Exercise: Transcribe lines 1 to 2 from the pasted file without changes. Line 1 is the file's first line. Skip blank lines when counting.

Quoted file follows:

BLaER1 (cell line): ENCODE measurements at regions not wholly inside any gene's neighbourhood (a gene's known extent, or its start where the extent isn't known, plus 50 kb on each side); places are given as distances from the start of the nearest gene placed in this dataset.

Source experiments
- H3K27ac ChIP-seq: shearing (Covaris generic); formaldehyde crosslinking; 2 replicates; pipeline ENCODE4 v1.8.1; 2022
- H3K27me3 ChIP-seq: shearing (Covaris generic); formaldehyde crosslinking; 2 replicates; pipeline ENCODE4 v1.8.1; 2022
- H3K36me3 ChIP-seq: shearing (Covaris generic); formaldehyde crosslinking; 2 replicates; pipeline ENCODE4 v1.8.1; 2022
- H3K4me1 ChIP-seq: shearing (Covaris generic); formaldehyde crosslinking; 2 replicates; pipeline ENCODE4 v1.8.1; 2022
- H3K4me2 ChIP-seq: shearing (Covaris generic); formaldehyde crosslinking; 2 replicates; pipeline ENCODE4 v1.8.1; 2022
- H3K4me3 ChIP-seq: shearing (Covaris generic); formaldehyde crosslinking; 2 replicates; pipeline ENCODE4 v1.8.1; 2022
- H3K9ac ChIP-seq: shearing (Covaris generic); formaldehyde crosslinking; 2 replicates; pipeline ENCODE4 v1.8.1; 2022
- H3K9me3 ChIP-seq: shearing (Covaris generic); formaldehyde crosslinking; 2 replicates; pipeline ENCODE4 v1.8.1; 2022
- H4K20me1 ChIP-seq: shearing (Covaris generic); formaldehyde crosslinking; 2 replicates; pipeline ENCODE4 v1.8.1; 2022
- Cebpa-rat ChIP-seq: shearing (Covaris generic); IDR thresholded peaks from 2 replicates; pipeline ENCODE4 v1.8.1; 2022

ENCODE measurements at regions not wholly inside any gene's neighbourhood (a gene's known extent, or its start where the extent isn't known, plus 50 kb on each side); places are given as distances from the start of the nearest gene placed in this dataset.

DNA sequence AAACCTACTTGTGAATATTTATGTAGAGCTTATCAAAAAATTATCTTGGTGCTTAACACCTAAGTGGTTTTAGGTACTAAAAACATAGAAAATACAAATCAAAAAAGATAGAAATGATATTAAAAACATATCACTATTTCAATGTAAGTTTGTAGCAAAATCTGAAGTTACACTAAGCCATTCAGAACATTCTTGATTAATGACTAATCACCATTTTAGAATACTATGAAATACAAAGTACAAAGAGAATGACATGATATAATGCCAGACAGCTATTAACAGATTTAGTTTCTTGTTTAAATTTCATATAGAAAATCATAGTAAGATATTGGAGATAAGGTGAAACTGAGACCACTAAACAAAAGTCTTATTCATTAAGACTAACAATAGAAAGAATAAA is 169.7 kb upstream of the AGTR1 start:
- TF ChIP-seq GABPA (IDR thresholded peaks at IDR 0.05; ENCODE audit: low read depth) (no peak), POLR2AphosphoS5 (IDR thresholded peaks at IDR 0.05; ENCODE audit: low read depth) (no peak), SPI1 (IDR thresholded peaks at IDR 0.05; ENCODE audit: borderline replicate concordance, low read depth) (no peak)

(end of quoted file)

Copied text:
BLaER1 (cell line): ENCODE measurements at regions not wholly inside any gene's neighbourhood (a gene's known extent, or its start where the extent isn't known, plus 50 kb on each side); places are given as distances from the start of the nearest gene placed in this dataset.

Source experiments